ATSP ED Newsletter January 2017 – The Silent Assassin

Some years ago a senior pupil in an ATS school was dared by his friends to do something repulsive, demeaning and humiliating to one of his fellow Sixth Formers in front of the rest of the Sixth Form body. The friends ensured the door was closed and everyone was watching when the young man fulfilled his dare, to the apparent amusement of many. While the young man wholly deserved the serious punishment he received, the Head reserved his sharpest criticism for the whole of the Sixth Form, who had all known what was about to happen but did and said nothing – no-one tried to stop him and no-one called a teacher to stop him. They will have argued it had nothing to do with them.

Such an attitude is alarming yet also inconsistent. If any one of them saw their friend hurtling towards a cliff they would do everything possible to stop them – shout, gesticulate, pull back, whatever, failing which they would call an adult to try to drill some sense into them. Yet when people see their friend hurtling towards trouble at school, they say nothing; they do nothing; they call no-one. They stand by their beloved ‘Code of Silence’.

Two old songs come to mind that will surely date me. The first is the 1963 classic ‘The Sound of Silence’ which speaks of the ‘darkness’ such silence brings, of the restlessness it stirs up, and the sad bare fact that “No-one dare disturb the sound of silence.” The reality is that in our schools, and therefore it is no surprise that in our country as well, the SILENCE IS DEAFENING. Pupils have been told to stay silent, to say proudly “I know nothing”, like Manuel in the comedy ‘Fawlty Towers’. They do not speak up when someone does something wrong to them or to others, whether it is physical, emotional, sexual, whether it be prefects, peers, teachers or parents. They, like many in the country, abide by the ‘Code of Silence’.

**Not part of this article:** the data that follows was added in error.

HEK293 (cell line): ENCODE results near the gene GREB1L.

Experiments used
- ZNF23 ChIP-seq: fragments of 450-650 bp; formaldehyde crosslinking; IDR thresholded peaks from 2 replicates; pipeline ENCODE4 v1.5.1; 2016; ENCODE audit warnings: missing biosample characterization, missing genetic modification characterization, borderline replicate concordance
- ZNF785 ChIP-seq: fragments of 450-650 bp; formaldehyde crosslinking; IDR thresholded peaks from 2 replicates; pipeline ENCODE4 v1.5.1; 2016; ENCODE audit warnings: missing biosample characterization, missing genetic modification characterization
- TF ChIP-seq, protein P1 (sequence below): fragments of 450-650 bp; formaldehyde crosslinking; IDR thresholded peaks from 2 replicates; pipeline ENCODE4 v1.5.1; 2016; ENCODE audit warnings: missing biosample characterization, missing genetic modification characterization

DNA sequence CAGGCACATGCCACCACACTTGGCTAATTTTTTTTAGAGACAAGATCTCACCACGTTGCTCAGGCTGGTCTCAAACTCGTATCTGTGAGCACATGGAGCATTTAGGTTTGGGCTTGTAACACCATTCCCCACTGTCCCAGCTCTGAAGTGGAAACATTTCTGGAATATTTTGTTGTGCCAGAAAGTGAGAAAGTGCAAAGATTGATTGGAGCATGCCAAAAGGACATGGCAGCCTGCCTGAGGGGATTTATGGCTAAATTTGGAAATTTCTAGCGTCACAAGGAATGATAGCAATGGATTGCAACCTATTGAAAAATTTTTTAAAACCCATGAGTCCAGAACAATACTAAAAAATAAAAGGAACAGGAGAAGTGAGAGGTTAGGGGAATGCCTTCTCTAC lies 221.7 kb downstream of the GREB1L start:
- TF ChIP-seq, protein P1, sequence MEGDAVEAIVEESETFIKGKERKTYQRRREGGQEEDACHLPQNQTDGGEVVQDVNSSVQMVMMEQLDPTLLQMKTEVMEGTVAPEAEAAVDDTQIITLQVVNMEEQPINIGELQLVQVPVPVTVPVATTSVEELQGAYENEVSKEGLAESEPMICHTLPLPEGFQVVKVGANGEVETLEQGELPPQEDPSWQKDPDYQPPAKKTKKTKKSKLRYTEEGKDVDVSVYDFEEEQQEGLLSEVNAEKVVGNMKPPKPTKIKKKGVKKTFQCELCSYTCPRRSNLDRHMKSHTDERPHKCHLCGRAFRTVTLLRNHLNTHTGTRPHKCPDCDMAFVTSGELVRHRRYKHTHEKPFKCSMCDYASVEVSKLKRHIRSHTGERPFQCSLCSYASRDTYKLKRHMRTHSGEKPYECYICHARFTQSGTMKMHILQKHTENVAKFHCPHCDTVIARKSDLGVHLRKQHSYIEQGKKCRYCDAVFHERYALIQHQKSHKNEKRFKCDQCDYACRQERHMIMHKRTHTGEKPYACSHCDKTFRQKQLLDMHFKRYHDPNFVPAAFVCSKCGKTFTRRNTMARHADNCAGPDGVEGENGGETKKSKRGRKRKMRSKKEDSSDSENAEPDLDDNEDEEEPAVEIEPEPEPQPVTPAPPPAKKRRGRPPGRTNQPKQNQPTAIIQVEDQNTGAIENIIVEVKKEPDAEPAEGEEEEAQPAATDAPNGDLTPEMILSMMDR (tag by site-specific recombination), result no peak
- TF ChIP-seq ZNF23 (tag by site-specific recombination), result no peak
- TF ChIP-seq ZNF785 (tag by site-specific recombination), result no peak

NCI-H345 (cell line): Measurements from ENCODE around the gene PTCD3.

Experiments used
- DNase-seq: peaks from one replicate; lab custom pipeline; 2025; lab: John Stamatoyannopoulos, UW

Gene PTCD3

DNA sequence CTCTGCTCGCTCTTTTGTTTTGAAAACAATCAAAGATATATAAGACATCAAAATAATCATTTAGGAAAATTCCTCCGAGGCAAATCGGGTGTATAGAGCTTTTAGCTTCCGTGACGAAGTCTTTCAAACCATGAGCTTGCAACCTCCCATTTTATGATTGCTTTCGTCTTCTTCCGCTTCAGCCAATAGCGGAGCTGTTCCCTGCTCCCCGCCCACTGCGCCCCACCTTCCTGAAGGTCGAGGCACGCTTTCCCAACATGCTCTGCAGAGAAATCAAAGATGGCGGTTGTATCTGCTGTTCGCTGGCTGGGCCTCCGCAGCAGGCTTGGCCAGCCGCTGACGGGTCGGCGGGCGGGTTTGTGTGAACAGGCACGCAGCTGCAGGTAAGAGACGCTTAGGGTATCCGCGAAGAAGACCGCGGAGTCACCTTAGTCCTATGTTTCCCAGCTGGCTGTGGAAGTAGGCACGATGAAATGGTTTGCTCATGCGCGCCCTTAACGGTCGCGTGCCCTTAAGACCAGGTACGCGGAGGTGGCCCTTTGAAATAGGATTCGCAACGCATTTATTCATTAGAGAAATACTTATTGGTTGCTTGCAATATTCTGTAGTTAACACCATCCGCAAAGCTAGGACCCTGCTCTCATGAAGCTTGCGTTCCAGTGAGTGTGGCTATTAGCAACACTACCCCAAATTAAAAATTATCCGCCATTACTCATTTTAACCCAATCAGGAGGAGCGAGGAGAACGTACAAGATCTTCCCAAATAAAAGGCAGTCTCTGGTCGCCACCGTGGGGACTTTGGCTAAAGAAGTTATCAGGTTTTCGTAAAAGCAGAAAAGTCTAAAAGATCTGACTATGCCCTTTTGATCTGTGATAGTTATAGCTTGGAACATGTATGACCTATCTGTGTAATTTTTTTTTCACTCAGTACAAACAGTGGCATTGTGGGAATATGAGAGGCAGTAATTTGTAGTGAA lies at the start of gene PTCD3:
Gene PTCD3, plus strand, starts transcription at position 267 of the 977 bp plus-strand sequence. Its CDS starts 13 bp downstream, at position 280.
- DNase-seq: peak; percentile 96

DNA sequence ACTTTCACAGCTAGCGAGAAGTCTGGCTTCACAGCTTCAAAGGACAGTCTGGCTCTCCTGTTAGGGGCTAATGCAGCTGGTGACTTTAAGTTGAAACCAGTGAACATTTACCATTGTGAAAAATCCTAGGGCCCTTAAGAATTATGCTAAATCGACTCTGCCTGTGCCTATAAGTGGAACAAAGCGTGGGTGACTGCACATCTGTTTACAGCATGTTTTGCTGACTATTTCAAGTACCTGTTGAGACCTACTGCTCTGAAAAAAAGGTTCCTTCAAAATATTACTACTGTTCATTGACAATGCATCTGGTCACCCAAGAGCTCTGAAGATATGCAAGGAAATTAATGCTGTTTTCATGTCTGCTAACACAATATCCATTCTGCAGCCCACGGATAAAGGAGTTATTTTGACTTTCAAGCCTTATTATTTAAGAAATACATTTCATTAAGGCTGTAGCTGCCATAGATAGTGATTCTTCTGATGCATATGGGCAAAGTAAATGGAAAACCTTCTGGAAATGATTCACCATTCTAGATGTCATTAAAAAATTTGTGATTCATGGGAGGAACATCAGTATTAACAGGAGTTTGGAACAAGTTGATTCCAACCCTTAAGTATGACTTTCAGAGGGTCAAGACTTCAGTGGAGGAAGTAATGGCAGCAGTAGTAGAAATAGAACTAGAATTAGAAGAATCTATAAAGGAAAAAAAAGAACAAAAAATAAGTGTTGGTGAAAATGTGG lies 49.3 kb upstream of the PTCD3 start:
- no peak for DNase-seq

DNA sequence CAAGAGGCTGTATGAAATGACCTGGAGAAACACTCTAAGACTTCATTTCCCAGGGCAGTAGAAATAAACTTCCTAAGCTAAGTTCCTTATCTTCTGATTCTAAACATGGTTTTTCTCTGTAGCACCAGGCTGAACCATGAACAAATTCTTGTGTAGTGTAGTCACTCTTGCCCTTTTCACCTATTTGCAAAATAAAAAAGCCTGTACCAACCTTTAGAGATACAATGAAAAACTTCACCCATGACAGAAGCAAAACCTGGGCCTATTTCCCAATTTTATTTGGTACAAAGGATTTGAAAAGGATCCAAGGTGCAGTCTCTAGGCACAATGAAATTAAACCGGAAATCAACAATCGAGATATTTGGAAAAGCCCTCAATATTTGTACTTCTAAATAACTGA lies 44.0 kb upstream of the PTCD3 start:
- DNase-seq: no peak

The second song came ten years later, with the haunting ‘Killing Me Softly’ (“with his words”), only in our case our young people today are killing themselves slowly with their (and our) silence. The SILENCE IS DEADENING. Silence is an assassin (the very word, ass-as-sin, may also remind us that we are an ‘ass’ to accept it; and it is a ‘sin’). As ‘The Sound of Silence’ said, “Fools, said I, you do not know, Silence, like a cancer, grows”. Young people are dying gradually within because no-one will listen to their cries, no-one will allow them to speak, no-one will speak. The word ‘silence’ is subtly changed into its anagram ‘license’ and ‘silence’ quietly becomes a ‘license to kill’.

Martin Luther King Junior said that “Our lives begin to end the day we become silent about things that matter.” Let us be clear – these things matter. We simply cannot allow a ‘Code of Silence’ to prevail in our schools, in our homes or in our country. Like watchmen of old, if we see something and do not speak out, we also are to be held accountable for what happens – pupils, parents, staff, citizens. Let us make sure our lives do not end now.

I hope these words will not fall “like silent raindrops”. For further thoughts on the matter, check the ATS website for another article, “Mum’s The Word!” ( ).

Strength to you as you speak with your children to help them break the Code of Silence.

T.D. MIDDLETON, Executive Director ATS